Where my own mother was a dancer, involved in the San Francisco belly dance scene in the late-1960s, Peggy wore shapeless smocks. She was overweight and vanity free. My own nature-and-art-focused mother was careful and sensitive, and our house was quiet. Peggy, large-laughed and opinionated, was the first person to notice I was funny. She smoked King Edward Tiparillos (which I furtively sampled as a teenager), oil painted gloppy flowers and landscapes on canvases and furniture, put yarn-crocheted hats on the toilet paper. She was wise without sophistication, classy, polite, and very well read. Peggy, Tilly, and Dave were a real California family, liberal San Francisco Democrats who fished for salmon on the Klamath River. They camped in Hendy Woods. Often, they brought me along. They laughed loudly, yelled, farted, played games together, and adored me.
And slowly I started coming to Peggy for advice. When I was in my mid-twenties and a close family member of mine expressed extreme reservations about my marrying Bill, a man with a recent ex-wife, lousy finances, and two teenaged kids, I listened silently. Then, devastated, I went to Tilly. She looked at my red-eyes, listened to my incoherent blubber. “I don’t know what to do,” she said, desperate to help me. Then, determined, she grabbed me by the hand. “Let’s go talk to Mom. She’ll know the right thing.”
“Do you love him?” Peggy asked.
“Yes!” I cried at her.
“Then marry him. He’s a good man.”
So I did.
“Mommy, are you okay?” Annie asked me several weeks ago. We were hiking in the redwoods with our dogs. I hadn’t realized I was crying. “Yes, yes I am,” I told her. “I’m sad, but I’m not unhappy.”
In recent years, I hadn’t seen Peggy much. Tilly and I grew up. Dave got sick and died. I saw Peggy at parties and funerals. We exchanged emails where she asked my advice about her writing career — she’d written a couple of novels, one of which I gave her feedback on. Tilly married a wonderful man but stayed closely involved with her mom, talking to Peggy at least twice a day. Bad legs, high blood pressure, dizziness, forgetfulness; Peggy was afraid of falling, moved into an assisted-living community, worked on revising her novel, and maintained her sense of humor, community involvement, and love of reading.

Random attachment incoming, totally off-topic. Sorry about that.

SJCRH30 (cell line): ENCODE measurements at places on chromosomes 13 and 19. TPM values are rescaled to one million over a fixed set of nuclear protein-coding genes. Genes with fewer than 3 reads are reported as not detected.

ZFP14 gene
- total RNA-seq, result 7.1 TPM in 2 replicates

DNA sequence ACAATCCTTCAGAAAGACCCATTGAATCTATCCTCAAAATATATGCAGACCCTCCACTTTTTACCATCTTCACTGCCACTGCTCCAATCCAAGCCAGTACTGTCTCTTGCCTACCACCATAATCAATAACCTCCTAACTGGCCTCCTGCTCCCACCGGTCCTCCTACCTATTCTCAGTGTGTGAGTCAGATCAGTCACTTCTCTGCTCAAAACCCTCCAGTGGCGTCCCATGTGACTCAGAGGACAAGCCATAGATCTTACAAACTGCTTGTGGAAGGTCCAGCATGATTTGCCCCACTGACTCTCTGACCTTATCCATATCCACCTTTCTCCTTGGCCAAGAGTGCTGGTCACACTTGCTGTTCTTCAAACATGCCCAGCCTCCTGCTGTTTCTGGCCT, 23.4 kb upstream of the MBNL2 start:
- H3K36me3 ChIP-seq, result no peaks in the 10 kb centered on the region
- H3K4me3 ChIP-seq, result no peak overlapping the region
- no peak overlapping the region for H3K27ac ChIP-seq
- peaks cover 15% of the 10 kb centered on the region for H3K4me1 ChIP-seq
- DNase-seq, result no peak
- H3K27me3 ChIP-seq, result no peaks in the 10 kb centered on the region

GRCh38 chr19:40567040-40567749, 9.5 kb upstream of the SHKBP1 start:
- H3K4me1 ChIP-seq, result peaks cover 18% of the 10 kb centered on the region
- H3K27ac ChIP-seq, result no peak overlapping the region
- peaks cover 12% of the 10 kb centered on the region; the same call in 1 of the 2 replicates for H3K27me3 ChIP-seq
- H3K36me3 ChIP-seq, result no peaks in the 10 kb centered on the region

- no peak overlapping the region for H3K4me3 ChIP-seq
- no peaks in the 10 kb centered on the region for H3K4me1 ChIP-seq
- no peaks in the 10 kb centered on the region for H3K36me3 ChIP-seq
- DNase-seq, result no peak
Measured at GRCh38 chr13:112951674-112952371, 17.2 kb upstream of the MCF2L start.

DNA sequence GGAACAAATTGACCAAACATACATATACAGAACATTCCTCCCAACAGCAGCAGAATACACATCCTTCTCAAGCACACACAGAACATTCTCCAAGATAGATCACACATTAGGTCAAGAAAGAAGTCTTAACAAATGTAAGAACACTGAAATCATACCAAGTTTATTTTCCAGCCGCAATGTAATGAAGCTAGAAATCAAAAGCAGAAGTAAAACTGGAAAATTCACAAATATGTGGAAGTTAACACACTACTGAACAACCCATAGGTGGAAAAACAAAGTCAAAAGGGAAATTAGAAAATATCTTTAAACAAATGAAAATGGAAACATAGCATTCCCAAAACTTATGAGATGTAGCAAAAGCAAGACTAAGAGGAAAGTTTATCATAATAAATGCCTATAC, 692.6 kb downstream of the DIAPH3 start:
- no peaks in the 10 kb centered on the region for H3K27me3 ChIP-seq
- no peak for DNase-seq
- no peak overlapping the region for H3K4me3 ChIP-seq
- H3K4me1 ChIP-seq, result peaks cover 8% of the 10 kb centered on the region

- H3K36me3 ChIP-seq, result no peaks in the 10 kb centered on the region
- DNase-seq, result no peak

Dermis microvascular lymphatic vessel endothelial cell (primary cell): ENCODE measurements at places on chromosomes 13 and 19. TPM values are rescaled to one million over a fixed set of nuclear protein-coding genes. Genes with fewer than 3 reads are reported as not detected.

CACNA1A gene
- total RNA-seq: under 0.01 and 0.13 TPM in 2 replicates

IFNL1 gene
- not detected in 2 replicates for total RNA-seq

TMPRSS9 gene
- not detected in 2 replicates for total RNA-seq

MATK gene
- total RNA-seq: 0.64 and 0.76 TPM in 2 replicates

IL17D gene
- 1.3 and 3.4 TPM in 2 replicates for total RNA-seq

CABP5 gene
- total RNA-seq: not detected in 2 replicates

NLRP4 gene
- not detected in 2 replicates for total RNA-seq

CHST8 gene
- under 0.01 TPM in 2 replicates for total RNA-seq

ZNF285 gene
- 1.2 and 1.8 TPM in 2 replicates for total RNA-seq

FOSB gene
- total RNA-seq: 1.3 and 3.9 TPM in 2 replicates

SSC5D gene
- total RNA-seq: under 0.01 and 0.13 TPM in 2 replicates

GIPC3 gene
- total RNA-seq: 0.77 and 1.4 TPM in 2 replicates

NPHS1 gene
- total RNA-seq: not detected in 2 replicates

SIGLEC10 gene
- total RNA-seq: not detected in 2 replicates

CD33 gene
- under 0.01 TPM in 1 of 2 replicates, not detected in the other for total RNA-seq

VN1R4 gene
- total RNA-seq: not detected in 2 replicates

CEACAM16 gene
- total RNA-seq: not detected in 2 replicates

“Mommy, are you sure you’re okay?” Annie asked again.
Peggy was in the hospital, paralyzed by a sudden stroke. She had just turned 89.
Two weeks ago, Tilly and I sat together, listening to Peggy’s ragged breathing and holding her hands. Her son and grandchildren visited, great-grandchildren, dear friends. “I’m just so mad Peggy’s novel has never been published,” I said. “It’s not fair.”
A few days later, Tilly and I sat together with Tilly’s husband and niece, smoothing Peggy’s newly-dead forehead. Cutting three locks of her fine gray hair for the family. I was so thankful that Tilly wanted me there at my Other Mother’s death bed — that she needed me, that I could be there, un-conflicted, in a way I can’t always be for my family. Nothing scary in sitting bedside until the Neptune Society came to take her cooling body away.
My heart filled with the same emotion I’d felt hiking in the redwoods. Sadness, but not unhappiness. Pride. I was so proud of her. “Brava, Peggy!” I wanted to shout. “Job well done! Life well lived!”